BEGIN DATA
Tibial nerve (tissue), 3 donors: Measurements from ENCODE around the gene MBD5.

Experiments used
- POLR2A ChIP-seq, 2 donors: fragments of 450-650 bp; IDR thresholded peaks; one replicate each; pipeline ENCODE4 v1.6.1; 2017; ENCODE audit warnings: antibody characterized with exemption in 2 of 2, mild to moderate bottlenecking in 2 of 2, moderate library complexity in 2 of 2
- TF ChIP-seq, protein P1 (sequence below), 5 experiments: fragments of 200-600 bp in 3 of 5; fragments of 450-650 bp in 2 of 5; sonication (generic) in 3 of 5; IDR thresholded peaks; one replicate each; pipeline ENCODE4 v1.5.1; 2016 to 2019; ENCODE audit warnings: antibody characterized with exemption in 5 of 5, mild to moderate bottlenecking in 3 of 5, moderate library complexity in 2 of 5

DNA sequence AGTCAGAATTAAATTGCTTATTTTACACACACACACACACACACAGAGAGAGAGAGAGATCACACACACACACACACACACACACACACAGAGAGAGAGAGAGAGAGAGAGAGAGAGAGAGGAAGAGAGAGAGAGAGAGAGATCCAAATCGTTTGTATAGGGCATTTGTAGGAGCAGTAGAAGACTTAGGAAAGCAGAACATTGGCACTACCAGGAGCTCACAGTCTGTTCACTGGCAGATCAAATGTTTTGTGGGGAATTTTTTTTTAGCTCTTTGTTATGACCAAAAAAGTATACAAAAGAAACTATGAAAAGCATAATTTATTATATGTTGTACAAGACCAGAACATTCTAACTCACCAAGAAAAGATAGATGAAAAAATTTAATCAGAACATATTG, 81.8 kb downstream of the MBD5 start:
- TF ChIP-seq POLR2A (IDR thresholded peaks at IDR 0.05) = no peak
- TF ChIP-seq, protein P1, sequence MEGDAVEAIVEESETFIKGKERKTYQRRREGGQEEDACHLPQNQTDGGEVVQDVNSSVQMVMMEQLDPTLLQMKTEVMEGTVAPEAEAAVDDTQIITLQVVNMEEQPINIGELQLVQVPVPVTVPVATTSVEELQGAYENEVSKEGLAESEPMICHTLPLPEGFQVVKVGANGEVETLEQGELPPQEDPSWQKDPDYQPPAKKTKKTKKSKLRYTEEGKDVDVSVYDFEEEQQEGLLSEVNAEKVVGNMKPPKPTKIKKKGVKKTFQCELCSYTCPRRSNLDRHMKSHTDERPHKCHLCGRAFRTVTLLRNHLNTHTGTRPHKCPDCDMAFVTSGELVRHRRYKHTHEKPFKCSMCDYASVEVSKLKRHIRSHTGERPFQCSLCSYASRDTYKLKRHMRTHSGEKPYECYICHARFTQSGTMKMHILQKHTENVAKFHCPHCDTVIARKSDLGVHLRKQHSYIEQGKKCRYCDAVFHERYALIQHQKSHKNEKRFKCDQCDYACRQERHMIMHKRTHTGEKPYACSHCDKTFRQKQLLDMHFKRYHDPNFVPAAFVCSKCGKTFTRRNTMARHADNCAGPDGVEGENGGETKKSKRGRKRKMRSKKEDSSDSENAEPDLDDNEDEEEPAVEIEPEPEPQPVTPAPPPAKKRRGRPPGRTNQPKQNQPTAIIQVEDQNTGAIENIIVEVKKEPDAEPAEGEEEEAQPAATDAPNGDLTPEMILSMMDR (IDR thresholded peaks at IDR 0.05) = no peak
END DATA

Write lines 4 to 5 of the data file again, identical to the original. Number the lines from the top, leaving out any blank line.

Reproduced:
- TF ChIP-seq, protein P1 (sequence below), 5 experiments: fragments of 200-600 bp in 3 of 5; fragments of 450-650 bp in 2 of 5; sonication (generic) in 3 of 5; IDR thresholded peaks; one replicate each; pipeline ENCODE4 v1.5.1; 2016 to 2019; ENCODE audit warnings: antibody characterized with exemption in 5 of 5, mild to moderate bottlenecking in 3 of 5, moderate library complexity in 2 of 5

DNA sequence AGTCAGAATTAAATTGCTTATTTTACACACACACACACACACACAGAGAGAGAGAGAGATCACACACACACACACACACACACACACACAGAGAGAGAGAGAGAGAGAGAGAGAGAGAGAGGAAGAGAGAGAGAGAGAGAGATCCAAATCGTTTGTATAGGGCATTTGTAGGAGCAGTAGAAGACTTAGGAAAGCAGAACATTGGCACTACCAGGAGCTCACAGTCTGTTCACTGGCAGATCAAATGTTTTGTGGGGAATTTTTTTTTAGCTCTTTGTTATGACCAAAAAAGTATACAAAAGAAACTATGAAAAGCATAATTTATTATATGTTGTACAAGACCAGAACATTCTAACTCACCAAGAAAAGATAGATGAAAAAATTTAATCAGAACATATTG, 81.8 kb downstream of the MBD5 start: